But then again Pelosi has always been a bit of a drama queen. Back in Baltimore, where her machine-politician dad was mayor, she used to be driven to school grandly by the mayor’s driver. Daddy used to arrange to have municipal boats used named after her and she would christen them in the harbor while posing for pictures that would run in the paper. A college classmate (she went to Trinity College in Baltimore) notes that when others were discussing political principles, she was more interested in political power — as in how to acquire it. What 20-year-old kid is such a brazen machine pol? 

Pelosi’s obliviousness to the effects of what happens when she goes out to create drama were highlighted during a Congressional trip to China in 1991 where she and others unfurled a banner in Tiananmen Square reading “To Those Who Died for Democracy in China” in Chinese and English. “It caused an international incident, as she knew it would,” Page writes, acknowledging that the stunt also earned her camera crews a beating from Chinese guards for filming it. She gets the publicity, the little people get the bruises.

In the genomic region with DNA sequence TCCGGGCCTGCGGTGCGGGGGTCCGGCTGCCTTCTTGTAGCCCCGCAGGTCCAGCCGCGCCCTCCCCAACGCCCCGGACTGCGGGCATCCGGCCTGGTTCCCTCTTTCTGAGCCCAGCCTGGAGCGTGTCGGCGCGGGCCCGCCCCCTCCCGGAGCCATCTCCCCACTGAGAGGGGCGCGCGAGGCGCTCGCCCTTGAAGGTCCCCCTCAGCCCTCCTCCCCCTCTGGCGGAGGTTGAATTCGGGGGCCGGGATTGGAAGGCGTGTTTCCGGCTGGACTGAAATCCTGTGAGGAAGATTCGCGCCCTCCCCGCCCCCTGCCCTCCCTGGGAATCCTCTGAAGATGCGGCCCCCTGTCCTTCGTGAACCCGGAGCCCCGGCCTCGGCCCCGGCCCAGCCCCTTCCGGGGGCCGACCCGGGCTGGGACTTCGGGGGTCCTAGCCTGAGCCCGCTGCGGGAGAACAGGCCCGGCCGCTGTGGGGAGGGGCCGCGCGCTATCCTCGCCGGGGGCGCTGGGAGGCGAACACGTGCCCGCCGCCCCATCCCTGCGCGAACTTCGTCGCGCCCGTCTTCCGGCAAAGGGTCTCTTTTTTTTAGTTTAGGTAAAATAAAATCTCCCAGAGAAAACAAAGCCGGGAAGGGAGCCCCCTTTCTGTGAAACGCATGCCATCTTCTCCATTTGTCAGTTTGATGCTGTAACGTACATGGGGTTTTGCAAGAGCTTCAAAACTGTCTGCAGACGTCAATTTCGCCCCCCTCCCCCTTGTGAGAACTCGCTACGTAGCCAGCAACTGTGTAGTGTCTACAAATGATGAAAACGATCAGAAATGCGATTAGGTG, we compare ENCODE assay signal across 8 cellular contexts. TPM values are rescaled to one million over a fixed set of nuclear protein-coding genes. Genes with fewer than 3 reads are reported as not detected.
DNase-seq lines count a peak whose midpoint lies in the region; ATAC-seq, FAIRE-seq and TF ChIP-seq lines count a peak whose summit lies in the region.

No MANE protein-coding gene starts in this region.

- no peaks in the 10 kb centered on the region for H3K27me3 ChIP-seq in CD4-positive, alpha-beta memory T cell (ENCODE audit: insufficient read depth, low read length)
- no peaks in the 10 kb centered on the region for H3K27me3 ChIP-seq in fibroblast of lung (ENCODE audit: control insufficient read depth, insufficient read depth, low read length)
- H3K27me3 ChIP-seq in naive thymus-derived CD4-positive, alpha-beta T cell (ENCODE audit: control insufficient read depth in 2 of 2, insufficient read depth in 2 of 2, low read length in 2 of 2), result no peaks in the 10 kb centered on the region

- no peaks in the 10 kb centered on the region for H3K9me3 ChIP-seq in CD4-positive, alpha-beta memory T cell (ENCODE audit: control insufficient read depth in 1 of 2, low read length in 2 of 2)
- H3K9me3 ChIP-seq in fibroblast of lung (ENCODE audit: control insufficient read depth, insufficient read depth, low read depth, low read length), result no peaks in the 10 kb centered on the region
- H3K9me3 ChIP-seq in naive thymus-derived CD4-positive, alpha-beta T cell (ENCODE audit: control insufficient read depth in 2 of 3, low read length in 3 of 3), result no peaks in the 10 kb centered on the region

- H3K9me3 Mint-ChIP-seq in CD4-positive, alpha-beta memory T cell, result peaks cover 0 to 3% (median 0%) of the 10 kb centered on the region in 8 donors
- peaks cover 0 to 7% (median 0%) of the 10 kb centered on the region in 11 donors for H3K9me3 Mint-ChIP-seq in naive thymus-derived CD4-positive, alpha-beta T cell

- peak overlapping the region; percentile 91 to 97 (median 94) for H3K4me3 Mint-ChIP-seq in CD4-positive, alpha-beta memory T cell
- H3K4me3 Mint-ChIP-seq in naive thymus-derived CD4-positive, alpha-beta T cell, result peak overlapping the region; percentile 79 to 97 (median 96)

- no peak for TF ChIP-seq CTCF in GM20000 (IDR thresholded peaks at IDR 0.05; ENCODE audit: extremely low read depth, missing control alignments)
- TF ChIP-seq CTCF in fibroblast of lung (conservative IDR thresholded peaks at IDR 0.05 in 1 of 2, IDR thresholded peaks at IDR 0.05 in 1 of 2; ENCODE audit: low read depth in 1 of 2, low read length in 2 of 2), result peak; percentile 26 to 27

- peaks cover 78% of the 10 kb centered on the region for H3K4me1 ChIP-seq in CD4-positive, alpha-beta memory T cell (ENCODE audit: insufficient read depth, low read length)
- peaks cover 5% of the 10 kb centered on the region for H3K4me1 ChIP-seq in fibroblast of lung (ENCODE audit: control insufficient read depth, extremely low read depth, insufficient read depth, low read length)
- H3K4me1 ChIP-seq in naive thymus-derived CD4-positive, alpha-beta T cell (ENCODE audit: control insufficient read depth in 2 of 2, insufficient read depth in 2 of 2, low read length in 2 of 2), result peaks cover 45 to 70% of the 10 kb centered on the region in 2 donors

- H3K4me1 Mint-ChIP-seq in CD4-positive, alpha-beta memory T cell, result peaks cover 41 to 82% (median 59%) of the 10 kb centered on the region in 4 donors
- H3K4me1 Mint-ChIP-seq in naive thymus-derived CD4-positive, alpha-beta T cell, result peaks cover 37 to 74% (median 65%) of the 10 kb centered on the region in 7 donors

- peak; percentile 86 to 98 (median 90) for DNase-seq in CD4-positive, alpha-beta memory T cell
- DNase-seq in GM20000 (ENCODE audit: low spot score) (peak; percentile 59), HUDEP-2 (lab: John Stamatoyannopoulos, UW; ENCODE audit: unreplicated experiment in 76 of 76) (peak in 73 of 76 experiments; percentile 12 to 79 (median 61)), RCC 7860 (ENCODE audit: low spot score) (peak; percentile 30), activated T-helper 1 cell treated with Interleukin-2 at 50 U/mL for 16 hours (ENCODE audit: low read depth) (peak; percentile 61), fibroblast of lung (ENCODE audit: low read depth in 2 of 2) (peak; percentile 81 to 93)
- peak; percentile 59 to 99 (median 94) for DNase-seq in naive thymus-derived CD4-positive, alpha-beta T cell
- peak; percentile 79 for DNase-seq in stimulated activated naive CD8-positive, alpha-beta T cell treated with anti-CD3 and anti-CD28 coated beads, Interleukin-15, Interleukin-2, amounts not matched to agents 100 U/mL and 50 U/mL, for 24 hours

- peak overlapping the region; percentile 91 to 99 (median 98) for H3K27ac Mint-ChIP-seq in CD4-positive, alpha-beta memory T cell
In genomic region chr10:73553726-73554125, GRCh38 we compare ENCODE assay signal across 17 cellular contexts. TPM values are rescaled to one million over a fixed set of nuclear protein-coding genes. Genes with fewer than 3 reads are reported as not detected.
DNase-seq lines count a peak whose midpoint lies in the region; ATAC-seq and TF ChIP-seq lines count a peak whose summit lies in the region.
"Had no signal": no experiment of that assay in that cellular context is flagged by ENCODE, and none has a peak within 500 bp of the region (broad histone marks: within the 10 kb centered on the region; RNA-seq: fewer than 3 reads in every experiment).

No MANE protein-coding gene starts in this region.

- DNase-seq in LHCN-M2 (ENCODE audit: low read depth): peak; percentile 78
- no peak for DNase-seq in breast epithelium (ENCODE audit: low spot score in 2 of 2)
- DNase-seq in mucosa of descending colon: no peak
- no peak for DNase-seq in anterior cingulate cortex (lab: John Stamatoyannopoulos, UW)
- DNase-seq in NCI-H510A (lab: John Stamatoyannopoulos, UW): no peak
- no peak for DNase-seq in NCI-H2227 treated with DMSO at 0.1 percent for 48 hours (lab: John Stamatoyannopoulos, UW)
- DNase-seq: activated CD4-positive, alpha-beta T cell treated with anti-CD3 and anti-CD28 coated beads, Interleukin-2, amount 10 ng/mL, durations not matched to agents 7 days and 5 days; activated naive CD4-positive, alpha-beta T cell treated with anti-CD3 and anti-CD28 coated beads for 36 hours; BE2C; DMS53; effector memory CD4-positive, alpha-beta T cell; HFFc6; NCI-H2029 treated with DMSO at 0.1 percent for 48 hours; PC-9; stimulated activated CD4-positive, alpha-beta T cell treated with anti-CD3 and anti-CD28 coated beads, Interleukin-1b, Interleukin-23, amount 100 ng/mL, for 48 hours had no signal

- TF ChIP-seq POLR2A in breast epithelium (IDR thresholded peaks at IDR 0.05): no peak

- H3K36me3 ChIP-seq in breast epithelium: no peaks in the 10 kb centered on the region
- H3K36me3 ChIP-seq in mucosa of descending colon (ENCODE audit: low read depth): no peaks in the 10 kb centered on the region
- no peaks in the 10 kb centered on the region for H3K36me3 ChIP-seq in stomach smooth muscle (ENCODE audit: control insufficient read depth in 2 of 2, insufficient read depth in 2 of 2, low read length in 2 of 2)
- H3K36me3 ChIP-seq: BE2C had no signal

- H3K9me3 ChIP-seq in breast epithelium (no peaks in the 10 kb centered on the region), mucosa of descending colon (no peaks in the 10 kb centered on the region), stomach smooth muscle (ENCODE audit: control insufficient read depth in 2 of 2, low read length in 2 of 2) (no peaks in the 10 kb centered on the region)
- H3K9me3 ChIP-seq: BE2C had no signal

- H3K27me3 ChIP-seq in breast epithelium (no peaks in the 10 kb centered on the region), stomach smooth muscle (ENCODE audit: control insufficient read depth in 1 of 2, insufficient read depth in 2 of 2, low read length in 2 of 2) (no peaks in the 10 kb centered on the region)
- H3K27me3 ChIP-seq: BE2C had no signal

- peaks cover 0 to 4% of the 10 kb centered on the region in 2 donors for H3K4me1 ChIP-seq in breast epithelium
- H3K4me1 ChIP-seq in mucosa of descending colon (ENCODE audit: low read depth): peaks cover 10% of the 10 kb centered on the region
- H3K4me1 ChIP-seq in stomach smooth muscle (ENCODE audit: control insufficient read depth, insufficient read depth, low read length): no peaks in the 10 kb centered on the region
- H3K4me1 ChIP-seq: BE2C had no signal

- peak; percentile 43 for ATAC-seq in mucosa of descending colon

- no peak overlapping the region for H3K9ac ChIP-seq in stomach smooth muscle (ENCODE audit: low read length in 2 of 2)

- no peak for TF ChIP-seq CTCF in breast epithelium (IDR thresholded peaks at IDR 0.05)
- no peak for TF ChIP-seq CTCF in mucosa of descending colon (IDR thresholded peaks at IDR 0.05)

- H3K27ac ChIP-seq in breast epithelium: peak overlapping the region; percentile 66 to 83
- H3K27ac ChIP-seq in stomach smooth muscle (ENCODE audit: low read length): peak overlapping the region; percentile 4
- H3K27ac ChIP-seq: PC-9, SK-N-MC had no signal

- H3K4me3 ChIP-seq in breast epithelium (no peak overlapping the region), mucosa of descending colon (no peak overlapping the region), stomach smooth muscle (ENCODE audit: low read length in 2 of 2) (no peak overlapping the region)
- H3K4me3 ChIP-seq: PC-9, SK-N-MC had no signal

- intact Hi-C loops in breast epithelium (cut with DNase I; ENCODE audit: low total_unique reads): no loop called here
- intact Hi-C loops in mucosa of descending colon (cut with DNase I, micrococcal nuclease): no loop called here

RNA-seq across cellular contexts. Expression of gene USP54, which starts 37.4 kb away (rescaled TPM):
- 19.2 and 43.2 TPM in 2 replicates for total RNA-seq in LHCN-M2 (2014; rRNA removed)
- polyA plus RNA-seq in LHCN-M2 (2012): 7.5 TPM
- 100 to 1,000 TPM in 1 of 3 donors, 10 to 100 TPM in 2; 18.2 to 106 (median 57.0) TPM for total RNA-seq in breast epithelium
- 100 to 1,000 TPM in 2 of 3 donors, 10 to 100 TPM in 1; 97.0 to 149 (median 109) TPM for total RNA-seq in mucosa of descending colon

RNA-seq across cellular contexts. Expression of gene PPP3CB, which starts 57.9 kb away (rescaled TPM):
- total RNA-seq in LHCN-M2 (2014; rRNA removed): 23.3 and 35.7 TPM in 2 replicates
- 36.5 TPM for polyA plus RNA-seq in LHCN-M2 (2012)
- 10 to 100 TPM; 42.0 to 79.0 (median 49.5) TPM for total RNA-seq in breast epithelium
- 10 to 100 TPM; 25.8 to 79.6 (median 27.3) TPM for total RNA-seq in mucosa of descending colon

That’s how Princess Nancy has seen her role since the days when her daddy was king of Baltimore. Representing a large, diverse party is a different story. Pelosi is so bad at her job that it’s no wonder that her biggest fans are Republicans. RNC staffer turned White House spokesman Sean Spicer told Page, “Nancy Pelosi was literally the best gift that Republicans had, especially in terms of fund-raisng. I mean, we owe her a special debt of gratitude for the amount of money that she was able to raise for us.”

Never retire, Nancy.